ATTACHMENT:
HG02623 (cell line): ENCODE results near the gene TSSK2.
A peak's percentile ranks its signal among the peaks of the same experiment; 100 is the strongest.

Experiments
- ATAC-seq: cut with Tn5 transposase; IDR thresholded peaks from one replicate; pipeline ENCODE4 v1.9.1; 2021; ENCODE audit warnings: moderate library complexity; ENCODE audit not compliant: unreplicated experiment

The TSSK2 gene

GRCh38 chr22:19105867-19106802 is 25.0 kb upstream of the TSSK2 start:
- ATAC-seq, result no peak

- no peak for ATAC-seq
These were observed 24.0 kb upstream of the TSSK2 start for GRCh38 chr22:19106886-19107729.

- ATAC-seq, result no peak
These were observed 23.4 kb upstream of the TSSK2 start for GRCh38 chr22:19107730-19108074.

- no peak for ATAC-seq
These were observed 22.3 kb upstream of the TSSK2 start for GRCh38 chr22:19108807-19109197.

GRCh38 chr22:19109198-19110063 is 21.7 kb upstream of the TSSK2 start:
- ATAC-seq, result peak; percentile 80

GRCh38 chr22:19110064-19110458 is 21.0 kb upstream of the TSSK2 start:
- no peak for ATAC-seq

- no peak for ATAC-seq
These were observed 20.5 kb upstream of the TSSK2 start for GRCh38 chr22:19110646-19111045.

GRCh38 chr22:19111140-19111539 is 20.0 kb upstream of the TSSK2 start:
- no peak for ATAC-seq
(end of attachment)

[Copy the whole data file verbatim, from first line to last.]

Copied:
HG02623 (cell line): ENCODE results near the gene TSSK2.
A peak's percentile ranks its signal among the peaks of the same experiment; 100 is the strongest.

Experiments
- ATAC-seq: cut with Tn5 transposase; IDR thresholded peaks from one replicate; pipeline ENCODE4 v1.9.1; 2021; ENCODE audit warnings: moderate library complexity; ENCODE audit not compliant: unreplicated experiment

The TSSK2 gene

GRCh38 chr22:19105867-19106802 is 25.0 kb upstream of the TSSK2 start:
- ATAC-seq, result no peak

- no peak for ATAC-seq
These were observed 24.0 kb upstream of the TSSK2 start for GRCh38 chr22:19106886-19107729.

- ATAC-seq, result no peak
These were observed 23.4 kb upstream of the TSSK2 start for GRCh38 chr22:19107730-19108074.

- no peak for ATAC-seq
These were observed 22.3 kb upstream of the TSSK2 start for GRCh38 chr22:19108807-19109197.

GRCh38 chr22:19109198-19110063 is 21.7 kb upstream of the TSSK2 start:
- ATAC-seq, result peak; percentile 80

GRCh38 chr22:19110064-19110458 is 21.0 kb upstream of the TSSK2 start:
- no peak for ATAC-seq

- no peak for ATAC-seq
These were observed 20.5 kb upstream of the TSSK2 start for GRCh38 chr22:19110646-19111045.

GRCh38 chr22:19111140-19111539 is 20.0 kb upstream of the TSSK2 start:
- no peak for ATAC-seq